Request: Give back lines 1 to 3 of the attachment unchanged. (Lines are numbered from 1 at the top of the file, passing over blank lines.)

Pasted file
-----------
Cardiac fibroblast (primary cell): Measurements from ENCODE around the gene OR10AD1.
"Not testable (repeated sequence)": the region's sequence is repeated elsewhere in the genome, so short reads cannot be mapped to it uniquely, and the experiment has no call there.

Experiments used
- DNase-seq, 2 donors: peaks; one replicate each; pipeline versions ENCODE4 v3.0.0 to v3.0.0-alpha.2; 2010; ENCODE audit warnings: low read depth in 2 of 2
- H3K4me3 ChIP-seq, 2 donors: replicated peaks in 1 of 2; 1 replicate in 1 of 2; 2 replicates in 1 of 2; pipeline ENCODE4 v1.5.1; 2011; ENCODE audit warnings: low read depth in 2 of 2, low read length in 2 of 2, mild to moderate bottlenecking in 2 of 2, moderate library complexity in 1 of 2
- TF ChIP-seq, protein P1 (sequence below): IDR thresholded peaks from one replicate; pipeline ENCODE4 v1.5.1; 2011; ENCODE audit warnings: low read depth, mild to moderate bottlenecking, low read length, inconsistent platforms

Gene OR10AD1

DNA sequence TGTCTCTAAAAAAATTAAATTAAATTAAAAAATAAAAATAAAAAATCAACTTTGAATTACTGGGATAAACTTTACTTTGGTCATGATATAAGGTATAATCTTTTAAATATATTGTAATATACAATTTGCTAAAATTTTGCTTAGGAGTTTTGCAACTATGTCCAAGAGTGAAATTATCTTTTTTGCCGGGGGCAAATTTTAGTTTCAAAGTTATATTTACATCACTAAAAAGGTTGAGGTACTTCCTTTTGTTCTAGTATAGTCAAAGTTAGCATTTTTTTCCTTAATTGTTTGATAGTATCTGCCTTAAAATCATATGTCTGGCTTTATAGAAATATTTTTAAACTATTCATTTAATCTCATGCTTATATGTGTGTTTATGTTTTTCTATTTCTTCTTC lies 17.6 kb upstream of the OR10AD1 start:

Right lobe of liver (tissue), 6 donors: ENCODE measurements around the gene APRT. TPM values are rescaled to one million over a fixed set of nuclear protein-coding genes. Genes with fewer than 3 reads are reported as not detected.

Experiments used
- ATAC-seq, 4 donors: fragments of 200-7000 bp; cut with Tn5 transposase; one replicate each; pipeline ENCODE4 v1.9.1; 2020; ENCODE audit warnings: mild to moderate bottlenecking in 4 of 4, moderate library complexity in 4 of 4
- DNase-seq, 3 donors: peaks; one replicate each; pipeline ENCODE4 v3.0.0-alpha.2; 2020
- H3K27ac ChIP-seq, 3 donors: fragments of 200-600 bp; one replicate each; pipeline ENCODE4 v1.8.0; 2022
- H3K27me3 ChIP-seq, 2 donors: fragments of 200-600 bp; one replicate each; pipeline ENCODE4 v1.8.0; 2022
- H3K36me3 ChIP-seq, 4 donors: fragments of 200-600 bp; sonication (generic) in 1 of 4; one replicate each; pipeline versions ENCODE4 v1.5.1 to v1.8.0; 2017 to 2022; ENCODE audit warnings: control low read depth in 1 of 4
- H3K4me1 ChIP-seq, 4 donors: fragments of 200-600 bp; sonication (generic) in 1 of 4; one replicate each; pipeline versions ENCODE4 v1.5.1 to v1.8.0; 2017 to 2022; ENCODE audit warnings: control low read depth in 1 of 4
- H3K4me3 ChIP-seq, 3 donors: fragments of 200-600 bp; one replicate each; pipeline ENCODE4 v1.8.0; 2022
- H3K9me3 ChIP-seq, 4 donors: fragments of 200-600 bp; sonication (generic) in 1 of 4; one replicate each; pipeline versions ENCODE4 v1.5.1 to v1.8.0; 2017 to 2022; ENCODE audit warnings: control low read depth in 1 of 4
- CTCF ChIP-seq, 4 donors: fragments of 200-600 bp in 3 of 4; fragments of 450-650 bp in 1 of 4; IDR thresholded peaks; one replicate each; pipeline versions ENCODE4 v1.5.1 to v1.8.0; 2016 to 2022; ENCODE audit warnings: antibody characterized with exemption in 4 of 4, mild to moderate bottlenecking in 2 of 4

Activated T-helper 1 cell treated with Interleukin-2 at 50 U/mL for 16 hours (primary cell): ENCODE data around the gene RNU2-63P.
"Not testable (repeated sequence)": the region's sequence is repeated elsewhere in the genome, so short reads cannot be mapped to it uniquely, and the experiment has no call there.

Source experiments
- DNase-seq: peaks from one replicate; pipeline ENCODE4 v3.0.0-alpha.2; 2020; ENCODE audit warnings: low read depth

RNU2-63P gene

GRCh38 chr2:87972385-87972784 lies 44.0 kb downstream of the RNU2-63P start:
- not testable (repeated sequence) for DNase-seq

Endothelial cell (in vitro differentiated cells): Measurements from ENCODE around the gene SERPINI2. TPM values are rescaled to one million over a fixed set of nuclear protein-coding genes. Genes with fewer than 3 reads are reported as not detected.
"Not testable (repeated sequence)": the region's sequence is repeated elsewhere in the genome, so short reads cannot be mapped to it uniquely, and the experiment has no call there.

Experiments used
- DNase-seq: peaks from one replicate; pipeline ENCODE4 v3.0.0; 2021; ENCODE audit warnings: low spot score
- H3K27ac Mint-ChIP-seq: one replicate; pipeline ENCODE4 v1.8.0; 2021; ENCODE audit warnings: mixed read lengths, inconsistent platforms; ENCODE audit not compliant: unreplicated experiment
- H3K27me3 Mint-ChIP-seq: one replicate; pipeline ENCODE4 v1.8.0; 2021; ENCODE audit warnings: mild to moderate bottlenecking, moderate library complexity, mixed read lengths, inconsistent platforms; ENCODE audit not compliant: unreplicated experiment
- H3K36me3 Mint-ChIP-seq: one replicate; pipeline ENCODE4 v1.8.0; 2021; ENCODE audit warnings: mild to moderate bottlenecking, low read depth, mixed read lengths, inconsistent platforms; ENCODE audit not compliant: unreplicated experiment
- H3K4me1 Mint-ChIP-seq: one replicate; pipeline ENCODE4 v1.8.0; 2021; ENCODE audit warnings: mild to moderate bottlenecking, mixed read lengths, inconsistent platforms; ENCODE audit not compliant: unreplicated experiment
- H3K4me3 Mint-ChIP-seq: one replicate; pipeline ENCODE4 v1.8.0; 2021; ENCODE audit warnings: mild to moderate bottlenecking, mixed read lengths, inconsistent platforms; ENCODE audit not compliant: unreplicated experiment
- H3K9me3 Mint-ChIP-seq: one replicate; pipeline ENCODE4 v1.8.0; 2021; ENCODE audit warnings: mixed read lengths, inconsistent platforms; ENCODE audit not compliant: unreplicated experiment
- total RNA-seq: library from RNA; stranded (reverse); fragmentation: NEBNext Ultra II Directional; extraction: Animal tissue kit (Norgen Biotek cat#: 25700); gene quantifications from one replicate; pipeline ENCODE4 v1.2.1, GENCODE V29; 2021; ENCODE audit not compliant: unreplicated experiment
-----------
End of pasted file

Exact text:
Cardiac fibroblast (primary cell): Measurements from ENCODE around the gene OR10AD1.
"Not testable (repeated sequence)": the region's sequence is repeated elsewhere in the genome, so short reads cannot be mapped to it uniquely, and the experiment has no call there.

Experiments used